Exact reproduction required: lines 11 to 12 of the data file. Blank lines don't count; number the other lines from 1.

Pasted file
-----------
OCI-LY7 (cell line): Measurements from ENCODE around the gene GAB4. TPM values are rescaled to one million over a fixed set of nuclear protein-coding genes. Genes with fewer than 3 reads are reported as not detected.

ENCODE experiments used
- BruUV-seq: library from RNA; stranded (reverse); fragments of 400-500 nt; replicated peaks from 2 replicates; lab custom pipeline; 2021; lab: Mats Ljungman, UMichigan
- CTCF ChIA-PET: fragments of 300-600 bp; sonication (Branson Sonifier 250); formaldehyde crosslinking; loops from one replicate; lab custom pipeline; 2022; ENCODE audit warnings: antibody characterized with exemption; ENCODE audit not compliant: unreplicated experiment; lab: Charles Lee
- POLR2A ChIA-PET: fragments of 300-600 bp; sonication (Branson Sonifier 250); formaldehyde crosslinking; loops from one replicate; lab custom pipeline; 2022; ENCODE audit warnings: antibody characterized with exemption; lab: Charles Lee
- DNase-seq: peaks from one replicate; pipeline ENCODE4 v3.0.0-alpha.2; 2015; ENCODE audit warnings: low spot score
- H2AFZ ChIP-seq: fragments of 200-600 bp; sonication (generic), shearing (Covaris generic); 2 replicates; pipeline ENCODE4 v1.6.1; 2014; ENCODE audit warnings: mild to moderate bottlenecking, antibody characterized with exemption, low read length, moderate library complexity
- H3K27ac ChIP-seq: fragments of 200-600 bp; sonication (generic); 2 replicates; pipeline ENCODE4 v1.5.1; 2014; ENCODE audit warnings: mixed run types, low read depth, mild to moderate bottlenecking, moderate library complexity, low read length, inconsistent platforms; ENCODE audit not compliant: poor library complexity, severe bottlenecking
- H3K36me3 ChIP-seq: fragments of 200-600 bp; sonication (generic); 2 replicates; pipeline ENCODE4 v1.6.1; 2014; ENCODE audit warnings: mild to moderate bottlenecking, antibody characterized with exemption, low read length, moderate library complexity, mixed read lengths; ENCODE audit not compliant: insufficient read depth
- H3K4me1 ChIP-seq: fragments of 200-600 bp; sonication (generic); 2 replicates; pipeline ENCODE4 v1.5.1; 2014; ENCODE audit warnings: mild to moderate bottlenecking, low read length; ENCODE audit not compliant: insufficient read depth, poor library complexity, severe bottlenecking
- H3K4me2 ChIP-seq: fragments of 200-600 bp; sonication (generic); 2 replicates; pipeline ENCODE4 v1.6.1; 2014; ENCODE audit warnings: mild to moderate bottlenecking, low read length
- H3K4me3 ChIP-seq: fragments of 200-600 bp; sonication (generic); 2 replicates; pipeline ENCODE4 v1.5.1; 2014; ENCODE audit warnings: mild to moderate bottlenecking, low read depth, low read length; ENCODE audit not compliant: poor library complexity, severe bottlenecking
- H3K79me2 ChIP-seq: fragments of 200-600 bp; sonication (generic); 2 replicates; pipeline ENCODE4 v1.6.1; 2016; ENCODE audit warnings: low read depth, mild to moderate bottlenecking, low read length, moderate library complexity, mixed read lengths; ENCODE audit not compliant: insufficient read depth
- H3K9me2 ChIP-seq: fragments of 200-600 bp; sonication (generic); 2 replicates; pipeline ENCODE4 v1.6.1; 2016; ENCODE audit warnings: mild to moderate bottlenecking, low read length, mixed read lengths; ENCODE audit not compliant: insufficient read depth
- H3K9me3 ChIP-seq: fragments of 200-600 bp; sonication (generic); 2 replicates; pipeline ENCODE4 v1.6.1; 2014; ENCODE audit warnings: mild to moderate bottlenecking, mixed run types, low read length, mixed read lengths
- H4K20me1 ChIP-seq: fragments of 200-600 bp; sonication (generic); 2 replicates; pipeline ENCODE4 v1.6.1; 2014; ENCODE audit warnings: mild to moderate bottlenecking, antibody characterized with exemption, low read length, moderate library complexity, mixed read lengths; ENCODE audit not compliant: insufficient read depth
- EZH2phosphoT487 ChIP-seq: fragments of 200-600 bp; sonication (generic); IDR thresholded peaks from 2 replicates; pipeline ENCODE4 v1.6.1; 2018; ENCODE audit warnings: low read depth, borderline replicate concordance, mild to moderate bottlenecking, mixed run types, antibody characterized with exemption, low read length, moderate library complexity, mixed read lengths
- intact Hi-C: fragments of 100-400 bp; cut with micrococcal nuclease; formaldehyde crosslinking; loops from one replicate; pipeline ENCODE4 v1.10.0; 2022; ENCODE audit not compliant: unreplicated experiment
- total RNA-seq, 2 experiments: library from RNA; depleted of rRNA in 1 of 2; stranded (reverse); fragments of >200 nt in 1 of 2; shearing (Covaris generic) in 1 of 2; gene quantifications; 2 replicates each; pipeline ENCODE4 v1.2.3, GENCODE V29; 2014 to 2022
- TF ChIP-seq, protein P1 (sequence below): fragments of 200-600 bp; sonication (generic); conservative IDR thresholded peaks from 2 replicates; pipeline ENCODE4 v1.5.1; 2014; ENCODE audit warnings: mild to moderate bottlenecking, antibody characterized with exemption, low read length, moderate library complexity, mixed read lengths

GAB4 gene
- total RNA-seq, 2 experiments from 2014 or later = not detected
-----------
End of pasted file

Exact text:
- H3K4me2 ChIP-seq: fragments of 200-600 bp; sonication (generic); 2 replicates; pipeline ENCODE4 v1.6.1; 2014; ENCODE audit warnings: mild to moderate bottlenecking, low read length
- H3K4me3 ChIP-seq: fragments of 200-600 bp; sonication (generic); 2 replicates; pipeline ENCODE4 v1.5.1; 2014; ENCODE audit warnings: mild to moderate bottlenecking, low read depth, low read length; ENCODE audit not compliant: poor library complexity, severe bottlenecking